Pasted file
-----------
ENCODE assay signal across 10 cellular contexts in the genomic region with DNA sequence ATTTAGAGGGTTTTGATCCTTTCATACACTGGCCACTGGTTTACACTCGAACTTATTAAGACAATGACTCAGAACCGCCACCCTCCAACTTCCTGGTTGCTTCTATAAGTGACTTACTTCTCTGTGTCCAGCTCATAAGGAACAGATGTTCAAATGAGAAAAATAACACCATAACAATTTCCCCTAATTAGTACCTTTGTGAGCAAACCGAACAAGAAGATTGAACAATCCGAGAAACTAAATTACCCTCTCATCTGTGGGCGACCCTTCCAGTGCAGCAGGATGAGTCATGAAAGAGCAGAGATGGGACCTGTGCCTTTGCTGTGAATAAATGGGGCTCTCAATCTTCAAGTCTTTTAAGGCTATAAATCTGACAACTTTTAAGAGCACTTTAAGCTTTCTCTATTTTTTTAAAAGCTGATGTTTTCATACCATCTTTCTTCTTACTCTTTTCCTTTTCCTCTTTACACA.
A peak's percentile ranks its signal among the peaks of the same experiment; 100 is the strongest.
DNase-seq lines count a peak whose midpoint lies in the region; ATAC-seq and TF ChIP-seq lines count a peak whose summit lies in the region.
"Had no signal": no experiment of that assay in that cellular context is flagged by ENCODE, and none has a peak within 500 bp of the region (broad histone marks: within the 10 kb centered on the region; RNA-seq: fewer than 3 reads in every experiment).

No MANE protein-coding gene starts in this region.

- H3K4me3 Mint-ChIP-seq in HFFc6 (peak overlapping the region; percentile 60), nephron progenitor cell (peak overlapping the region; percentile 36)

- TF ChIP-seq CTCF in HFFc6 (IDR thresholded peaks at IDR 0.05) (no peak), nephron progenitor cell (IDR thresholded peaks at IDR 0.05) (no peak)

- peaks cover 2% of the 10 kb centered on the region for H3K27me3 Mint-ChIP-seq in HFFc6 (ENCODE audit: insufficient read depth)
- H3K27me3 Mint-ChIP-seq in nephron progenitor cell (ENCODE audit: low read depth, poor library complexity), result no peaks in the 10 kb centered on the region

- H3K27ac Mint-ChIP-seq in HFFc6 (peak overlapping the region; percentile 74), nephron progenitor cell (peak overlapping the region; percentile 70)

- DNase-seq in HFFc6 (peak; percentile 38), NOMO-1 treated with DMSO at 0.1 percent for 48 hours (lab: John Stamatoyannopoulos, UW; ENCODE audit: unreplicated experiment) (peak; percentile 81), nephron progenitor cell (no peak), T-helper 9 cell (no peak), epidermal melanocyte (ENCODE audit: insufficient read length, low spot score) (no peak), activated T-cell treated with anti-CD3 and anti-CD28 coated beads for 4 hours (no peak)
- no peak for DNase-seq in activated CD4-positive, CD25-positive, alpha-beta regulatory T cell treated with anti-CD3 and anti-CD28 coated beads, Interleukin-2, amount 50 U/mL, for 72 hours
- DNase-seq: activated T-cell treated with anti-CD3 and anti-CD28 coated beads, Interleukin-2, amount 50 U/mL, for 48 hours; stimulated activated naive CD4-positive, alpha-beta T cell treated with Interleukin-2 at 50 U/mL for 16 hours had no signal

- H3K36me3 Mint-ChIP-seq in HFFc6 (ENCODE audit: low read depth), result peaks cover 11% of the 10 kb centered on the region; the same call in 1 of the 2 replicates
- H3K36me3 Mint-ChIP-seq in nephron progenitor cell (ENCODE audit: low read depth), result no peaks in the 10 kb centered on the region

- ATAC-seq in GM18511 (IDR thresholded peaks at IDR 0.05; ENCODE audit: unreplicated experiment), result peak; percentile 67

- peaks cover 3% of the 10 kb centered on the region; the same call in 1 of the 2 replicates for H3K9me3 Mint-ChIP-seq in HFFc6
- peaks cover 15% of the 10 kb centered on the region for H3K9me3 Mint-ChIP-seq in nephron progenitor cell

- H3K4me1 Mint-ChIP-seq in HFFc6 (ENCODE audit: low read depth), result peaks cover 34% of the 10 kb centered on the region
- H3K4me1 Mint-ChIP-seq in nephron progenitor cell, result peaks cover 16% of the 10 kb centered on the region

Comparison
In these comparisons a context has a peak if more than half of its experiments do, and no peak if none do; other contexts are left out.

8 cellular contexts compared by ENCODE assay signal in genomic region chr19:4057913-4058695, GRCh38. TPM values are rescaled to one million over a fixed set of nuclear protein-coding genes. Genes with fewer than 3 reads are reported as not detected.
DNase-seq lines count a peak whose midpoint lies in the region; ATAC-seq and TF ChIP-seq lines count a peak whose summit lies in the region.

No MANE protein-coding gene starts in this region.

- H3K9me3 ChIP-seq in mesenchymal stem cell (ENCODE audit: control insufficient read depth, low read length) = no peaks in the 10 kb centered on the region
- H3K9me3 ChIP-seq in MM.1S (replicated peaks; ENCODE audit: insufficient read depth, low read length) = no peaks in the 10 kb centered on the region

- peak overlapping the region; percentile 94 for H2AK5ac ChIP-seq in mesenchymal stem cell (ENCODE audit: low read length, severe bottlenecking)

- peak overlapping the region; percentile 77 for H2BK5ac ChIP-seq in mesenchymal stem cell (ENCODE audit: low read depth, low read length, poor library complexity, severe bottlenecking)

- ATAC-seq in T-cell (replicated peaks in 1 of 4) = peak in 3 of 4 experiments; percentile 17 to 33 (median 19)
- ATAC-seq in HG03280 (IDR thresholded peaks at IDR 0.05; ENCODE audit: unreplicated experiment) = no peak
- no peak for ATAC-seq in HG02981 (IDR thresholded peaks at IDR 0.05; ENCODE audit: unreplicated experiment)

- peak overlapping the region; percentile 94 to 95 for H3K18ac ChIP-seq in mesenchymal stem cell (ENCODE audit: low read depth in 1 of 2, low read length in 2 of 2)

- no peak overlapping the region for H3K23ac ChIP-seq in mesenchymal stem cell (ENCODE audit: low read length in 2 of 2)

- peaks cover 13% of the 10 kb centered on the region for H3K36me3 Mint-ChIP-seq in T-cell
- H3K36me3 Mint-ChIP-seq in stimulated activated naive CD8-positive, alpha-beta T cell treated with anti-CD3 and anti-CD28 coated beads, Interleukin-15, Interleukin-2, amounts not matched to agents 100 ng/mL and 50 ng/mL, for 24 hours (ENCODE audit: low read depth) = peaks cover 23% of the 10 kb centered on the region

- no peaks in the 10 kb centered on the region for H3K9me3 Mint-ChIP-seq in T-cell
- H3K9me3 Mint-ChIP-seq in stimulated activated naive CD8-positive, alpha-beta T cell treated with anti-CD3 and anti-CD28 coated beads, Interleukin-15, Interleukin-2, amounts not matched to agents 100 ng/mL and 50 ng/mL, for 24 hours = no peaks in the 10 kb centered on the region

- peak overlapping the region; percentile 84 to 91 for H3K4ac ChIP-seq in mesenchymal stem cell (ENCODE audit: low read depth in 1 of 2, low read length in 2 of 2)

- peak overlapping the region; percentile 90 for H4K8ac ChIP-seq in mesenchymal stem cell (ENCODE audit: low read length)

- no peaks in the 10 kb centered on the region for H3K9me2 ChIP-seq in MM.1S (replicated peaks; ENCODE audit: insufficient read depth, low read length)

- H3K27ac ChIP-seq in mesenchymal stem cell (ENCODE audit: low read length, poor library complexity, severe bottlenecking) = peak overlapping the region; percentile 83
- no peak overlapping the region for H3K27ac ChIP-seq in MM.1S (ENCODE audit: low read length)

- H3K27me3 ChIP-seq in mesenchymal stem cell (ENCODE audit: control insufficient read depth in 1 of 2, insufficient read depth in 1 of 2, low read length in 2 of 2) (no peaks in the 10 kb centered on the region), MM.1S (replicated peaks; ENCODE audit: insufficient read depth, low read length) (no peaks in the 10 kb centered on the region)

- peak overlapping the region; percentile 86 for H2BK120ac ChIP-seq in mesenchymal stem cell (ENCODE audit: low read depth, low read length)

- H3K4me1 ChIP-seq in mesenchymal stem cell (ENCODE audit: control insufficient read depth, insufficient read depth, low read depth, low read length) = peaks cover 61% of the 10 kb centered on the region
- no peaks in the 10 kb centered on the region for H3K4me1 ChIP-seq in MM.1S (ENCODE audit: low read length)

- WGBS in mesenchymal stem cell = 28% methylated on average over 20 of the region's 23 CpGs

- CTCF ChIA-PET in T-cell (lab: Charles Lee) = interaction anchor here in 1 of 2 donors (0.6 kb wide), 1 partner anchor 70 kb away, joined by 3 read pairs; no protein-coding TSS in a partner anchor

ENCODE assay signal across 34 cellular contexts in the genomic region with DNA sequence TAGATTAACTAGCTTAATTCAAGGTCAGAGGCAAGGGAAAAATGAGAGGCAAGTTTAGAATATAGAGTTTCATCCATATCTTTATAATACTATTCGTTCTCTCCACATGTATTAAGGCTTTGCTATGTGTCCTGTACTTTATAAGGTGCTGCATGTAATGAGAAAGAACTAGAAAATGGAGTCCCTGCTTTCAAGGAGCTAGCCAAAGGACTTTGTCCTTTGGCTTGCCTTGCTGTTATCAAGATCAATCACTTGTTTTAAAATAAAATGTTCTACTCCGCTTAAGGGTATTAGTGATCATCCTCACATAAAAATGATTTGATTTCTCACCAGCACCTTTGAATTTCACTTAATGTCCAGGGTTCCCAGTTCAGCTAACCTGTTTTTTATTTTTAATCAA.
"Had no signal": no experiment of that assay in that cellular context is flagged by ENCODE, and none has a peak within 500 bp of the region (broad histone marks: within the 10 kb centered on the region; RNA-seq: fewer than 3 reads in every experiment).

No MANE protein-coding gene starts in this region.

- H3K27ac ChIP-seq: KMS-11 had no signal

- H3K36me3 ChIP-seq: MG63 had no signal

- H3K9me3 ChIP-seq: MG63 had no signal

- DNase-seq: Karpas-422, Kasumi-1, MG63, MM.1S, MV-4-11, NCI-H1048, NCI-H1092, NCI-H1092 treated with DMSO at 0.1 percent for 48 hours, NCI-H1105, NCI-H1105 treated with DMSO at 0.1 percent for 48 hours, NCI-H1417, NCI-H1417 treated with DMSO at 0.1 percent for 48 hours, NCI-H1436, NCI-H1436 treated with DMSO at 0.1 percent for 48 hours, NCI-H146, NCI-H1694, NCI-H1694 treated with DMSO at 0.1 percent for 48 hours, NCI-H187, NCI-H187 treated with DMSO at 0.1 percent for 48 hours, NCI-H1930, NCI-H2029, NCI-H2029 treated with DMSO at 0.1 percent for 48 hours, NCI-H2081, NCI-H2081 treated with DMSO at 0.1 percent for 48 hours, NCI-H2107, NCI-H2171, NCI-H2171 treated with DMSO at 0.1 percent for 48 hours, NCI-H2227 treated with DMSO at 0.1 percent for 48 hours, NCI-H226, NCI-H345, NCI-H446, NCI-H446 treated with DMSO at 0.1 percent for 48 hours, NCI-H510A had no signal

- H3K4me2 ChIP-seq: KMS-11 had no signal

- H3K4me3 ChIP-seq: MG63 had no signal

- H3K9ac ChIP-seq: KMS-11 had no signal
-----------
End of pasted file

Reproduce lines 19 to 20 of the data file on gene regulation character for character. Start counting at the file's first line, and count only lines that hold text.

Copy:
- H3K4me1 Mint-ChIP-seq in HFFc6 (ENCODE audit: low read depth), result peaks cover 34% of the 10 kb centered on the region
- H3K4me1 Mint-ChIP-seq in nephron progenitor cell, result peaks cover 16% of the 10 kb centered on the region